Before we proceed to Shanghai, our next city on the tour, let me state a few things I have observed.
Stan and Lorraine in Tiananmen Square.
1) Jade carvings - The ancient Chinese believed that jade was a link between human beings and God and jade could get rid of evils. There are so many varieties and qualities it would take an expert to lecture on jade. Rings, bracelets and pendants started a "buying frenzy."
2) Silk - We witnessed the worms chewing on mulberry leaves in the intricate process of producing silk. The silk is of such fine quality and is light and feathery to the touch. Silk ties, bedspreads, kimonos and blouses were the order of the day. Another "buying frenzy." I bought a striped tie and Lorraine got a beautiful pink kimono.
3) Pearls - From the oyster to the necklace. The pearls were beautifully set but no one knew what was a reasonable price. To me even the cheap ones looked great.
We flew into the port city of Shanghai. It is China's largest city and its center of commerce. For over 100 years it was dominated by foreigners. The Bund is a section along the river with buildings that have a European flavor. Later we go to the Ming Dynasty Yu Garden and for a boat ride on a lake. The boat is in the shape of a dragon. The dragon snake, with its fiery breath and sharp claws, plays a large role in Chinese mythology. An evening performance of highly skilled Chinese acrobats performing outrageous feats was breathtaking. Five roaring motorcycles in a huge metal cage was almost not to be believed - not one fender-bender.
Next morning the Shanghai Museum was a place to see the wonders of China and buy a few gifts. I bought Lorraine a string of pearls with a jade clasp. We board a plane and fly south to Guilin.
In Guilin we stay at a Sheraton Hotel alongside the Li River. On the boardwalk we see couples doing ballroom dancing and retired people exercising with Tai-Chi. The meandering river cruise down the Li River is a delightful way to view the fairy tale scenery of saw-toothed green-treed limestone mountains. Most Chinese paintings and scrolls show the beauty of the Li River and its gorgeous pointed mountains.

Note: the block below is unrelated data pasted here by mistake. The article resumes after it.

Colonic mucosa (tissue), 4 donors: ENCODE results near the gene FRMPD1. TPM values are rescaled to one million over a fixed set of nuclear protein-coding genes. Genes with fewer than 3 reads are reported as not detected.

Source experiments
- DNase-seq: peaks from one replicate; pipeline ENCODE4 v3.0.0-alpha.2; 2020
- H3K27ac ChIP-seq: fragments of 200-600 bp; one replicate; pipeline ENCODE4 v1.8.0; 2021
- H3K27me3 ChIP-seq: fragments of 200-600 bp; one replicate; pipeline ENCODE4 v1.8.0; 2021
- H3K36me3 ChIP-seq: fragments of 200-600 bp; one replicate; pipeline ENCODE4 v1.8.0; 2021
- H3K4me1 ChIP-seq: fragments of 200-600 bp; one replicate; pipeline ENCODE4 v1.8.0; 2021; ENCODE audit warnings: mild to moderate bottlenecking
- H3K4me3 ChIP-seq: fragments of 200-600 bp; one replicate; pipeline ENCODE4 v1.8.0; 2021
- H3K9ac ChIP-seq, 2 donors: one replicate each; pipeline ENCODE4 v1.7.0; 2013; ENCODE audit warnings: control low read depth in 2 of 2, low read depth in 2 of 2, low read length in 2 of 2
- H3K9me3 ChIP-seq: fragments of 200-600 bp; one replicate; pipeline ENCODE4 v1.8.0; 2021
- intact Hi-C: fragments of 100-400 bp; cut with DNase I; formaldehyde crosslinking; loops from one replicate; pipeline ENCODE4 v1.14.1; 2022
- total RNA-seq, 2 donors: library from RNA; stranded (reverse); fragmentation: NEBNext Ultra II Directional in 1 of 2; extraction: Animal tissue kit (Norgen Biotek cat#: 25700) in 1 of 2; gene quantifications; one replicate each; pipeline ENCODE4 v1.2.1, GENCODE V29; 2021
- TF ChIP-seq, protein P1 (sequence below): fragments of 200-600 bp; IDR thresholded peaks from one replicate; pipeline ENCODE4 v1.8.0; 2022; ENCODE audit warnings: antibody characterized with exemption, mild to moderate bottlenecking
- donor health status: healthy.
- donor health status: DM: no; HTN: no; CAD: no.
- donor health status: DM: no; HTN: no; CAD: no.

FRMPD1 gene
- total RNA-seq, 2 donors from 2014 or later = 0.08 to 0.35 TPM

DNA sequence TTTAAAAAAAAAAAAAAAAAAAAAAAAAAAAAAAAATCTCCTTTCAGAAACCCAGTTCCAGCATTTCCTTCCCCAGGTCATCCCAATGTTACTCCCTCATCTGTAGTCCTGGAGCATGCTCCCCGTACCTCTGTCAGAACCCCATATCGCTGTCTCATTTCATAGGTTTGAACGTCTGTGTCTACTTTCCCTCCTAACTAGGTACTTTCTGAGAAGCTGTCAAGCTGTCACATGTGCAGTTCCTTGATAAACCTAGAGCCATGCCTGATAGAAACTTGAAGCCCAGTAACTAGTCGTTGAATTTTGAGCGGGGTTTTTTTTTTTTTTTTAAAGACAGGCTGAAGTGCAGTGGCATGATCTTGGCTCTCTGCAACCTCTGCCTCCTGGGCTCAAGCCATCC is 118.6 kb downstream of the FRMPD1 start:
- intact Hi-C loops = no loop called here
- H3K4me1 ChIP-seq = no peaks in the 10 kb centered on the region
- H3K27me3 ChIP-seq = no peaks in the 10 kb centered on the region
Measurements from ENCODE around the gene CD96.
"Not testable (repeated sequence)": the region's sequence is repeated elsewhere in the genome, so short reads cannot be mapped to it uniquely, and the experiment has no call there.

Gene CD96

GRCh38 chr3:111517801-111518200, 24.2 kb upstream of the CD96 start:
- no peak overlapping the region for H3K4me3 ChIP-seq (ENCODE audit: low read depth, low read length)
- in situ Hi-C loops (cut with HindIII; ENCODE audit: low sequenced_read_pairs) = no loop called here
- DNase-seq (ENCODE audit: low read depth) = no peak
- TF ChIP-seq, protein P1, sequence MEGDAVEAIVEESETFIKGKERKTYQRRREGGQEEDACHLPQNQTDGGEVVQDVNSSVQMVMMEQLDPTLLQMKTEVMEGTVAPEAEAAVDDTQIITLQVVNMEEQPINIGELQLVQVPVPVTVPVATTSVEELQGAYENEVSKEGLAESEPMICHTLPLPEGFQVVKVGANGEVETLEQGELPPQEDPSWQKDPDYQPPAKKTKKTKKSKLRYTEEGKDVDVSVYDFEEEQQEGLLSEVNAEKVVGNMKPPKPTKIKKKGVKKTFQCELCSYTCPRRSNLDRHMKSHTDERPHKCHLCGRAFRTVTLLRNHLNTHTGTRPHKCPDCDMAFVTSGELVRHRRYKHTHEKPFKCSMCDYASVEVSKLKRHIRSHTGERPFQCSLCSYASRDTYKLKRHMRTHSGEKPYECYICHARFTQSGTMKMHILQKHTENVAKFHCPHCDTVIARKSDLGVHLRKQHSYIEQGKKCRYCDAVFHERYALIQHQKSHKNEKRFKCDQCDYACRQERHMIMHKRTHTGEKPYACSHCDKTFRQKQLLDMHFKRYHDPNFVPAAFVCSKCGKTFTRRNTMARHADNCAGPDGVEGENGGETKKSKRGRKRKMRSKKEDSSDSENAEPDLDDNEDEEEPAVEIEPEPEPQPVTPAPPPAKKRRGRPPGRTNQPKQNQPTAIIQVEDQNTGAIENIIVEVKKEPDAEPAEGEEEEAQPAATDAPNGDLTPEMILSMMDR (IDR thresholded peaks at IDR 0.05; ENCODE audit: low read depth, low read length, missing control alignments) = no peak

Hong Kong is a metropolitan jewel set in South China. If you love New York, you will love this city. Huge condos rise to the skies (all occupied). The cable car ride to Victoria Peak affords a view that is mesmerizing. A small boat tour of Aberdeen Fishing Village and the floating restaurants is wonderful. Actually, I must admit, I went to a Hong Kong tailor and in a day and a half I was fitted with a dark blue sport jacket. Hong Kong by night is a neon dream.
All great vacation trips have a beginning and an ending. We traveled with two dozen Americans all over China and there was not one bad word in all that time. In fact they helped my brother-in-law and sister-in-law on many occasions when they needed assistance. The tour guide, Simon, was an extraordinary human being, Chinese or not. When my wife, Lorraine, misplaced her red bag he made sure the plane did not leave without her.
The Chinese people are extremely hard working. They seem serious but they are ready to laugh at an instant. Communism seems to be fading as condominiums rise all over China. In theory the two are mutually exclusive but they go side by side in modern China.
The 15-hour return trip on Cathay Pacific Airlines was long and hard, but the crew and the food were excellent. I had that terrible disease called "jet lag" for about three days after I returned, but I think I am better now.
Thank you, my readers, for joining me on this wonderful trip to China.